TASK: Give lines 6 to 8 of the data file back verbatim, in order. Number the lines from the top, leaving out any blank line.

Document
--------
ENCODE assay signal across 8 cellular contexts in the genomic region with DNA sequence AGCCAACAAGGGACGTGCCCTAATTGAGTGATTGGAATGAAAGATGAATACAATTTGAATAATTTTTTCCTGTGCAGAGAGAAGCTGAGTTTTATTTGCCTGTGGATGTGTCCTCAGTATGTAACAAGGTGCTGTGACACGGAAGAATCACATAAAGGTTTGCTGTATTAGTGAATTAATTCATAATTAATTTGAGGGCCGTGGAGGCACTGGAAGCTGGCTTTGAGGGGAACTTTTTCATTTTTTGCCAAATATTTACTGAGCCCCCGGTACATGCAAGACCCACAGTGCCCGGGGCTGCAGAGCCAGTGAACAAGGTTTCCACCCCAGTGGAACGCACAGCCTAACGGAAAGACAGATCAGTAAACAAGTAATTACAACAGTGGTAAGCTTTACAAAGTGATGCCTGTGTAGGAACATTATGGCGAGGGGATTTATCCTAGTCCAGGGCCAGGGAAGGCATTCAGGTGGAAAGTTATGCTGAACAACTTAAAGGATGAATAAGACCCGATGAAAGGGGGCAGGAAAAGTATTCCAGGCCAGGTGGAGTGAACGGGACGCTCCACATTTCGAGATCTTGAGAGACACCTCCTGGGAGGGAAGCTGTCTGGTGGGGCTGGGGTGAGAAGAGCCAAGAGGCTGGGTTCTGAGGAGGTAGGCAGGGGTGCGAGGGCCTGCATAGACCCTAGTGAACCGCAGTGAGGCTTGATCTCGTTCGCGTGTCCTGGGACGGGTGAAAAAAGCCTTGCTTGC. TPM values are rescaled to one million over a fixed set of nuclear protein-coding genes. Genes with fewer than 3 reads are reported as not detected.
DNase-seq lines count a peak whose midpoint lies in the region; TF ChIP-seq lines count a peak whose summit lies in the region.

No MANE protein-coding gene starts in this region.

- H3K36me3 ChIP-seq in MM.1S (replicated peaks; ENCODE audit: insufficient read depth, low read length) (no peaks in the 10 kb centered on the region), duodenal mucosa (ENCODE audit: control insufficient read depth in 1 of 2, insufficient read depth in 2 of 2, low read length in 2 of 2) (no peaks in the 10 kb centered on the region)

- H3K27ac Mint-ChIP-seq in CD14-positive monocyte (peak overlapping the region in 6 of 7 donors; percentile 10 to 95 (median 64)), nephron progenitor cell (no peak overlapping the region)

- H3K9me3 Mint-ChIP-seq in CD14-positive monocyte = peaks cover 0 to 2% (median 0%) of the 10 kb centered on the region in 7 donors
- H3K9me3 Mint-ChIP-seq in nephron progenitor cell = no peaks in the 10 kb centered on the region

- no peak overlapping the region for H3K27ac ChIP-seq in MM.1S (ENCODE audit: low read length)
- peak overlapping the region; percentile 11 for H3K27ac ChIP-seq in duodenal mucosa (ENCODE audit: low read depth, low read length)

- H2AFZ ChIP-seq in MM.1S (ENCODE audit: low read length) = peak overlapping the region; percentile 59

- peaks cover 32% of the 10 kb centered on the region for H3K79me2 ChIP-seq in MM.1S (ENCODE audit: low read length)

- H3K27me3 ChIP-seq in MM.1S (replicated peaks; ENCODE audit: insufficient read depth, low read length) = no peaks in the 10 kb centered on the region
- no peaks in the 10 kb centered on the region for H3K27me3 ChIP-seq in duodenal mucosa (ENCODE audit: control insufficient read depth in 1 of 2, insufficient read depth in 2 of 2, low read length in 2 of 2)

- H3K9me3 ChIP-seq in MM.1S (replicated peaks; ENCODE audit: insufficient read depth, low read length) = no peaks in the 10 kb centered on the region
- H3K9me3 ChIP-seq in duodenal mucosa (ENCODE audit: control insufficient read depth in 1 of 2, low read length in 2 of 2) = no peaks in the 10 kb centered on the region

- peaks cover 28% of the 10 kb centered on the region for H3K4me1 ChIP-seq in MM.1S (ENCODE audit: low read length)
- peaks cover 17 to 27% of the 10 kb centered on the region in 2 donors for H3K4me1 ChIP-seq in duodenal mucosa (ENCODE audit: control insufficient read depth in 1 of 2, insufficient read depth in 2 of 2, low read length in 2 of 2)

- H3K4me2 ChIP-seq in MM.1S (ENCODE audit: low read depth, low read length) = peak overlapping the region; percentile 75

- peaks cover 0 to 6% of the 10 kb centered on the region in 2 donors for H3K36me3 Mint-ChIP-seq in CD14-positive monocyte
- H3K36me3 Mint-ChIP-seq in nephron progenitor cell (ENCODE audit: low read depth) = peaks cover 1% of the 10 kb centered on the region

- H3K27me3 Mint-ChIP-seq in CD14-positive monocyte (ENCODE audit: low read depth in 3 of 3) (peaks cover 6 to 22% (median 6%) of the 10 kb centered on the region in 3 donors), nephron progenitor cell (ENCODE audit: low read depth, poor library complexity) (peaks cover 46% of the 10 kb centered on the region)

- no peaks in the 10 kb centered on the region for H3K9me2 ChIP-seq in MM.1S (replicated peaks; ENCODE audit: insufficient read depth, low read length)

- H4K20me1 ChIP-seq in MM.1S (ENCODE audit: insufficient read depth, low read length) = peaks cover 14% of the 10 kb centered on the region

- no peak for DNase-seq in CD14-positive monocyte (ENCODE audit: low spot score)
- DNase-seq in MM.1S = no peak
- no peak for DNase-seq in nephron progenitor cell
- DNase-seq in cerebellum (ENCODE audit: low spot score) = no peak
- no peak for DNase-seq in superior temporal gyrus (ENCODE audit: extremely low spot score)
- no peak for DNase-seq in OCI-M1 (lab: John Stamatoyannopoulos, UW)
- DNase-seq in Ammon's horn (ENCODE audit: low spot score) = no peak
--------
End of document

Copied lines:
- H3K9me3 Mint-ChIP-seq in CD14-positive monocyte = peaks cover 0 to 2% (median 0%) of the 10 kb centered on the region in 7 donors
- H3K9me3 Mint-ChIP-seq in nephron progenitor cell = no peaks in the 10 kb centered on the region

- no peak overlapping the region for H3K27ac ChIP-seq in MM.1S (ENCODE audit: low read length)